“Dominion commodity advertising made little use of Indigenous motifs in its designs, and even less of Indigenous people.” An exception was Australia’s use of the boomerang.

Gender issues are also not overlooked. An Australian white male standing against a sun-drenched landscape was prominent in promoting the fruits of fertile, virgin land, echoing the the explorers who preceded the settler-farmers.

Gary Cooper starred in Britain’s most popular movies in 1935.

Imperial themes ran hot in the cinemas, the main form of popular entertainment in the 1930s. The Lives of a Bengal Lancer (1935) outgrossed Fred Astaire’s Top Hat in British theatres. The Dominions provided the promotional shorts supporting the feature programme.

These came from the equivalents of the New Zealand National Film Unit, and included The Meat We Eat (1931), sponsored by the NZ Meat Producers Board. Another, Meadow to Market, began with Māori in traditional costume cooking on an open fire, emphasising the progress to modern industrial processes.

“The linear sequence of process film meant that colonisation could be reinterpreted and compressed, packaged away in a few frames of film while the audience’s attention was redirected to bucolic farming scenes.” This also applied to the shift from farm to factory and from “pioneering days to the present”.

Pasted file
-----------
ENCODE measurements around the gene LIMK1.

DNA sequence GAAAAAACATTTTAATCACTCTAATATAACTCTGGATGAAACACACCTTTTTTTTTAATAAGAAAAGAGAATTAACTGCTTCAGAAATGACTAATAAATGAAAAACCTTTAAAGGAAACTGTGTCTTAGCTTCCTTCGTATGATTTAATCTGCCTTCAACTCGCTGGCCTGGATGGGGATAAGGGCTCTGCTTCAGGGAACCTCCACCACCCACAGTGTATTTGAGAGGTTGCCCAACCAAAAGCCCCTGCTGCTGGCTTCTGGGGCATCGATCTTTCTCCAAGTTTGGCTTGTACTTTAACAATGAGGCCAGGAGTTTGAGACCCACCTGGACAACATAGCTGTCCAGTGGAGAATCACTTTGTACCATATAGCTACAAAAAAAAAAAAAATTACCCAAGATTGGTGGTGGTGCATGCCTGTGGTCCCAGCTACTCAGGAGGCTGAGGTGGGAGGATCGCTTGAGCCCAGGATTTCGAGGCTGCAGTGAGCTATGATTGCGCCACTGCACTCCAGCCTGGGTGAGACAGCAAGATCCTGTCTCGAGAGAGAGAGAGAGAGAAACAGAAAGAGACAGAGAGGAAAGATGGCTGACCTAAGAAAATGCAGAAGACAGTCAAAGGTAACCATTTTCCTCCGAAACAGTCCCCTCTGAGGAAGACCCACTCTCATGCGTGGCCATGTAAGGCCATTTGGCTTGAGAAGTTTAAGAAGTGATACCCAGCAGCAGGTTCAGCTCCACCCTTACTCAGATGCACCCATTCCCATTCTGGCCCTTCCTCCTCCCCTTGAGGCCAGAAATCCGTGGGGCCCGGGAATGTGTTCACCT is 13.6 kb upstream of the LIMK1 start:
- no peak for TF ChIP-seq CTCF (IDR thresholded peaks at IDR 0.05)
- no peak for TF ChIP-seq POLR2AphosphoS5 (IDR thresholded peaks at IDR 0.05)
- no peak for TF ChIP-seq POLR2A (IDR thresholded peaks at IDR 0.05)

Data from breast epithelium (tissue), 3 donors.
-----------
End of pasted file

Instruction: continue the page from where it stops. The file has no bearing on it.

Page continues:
While this academic framework is an essential part of scholarship today, the rich detail and anecdotes from the past are a valuable contribution to wider knowledge of how New Zealand earned a living from exporting food. The book has extensive notes, sources, and index. The cover, by the way, is Frank Newbould’s The Good Shopper (1935) and hangs in the Manchester Art Gallery, which has a world-leading collection of industrial paintings.

Selling Britishness: Commodity Culture, the Dominions, and Empire, by Felicity Barnes (Auckland University Press).

Recommended reading: The Great Imperial Hangover, by Samir Puri (Atlantic Books, 2021),

Nevil Gibson is a former editor at large for NBR. He has contributed film and book reviews to various publications.   

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Imperial lamb: British to the backbone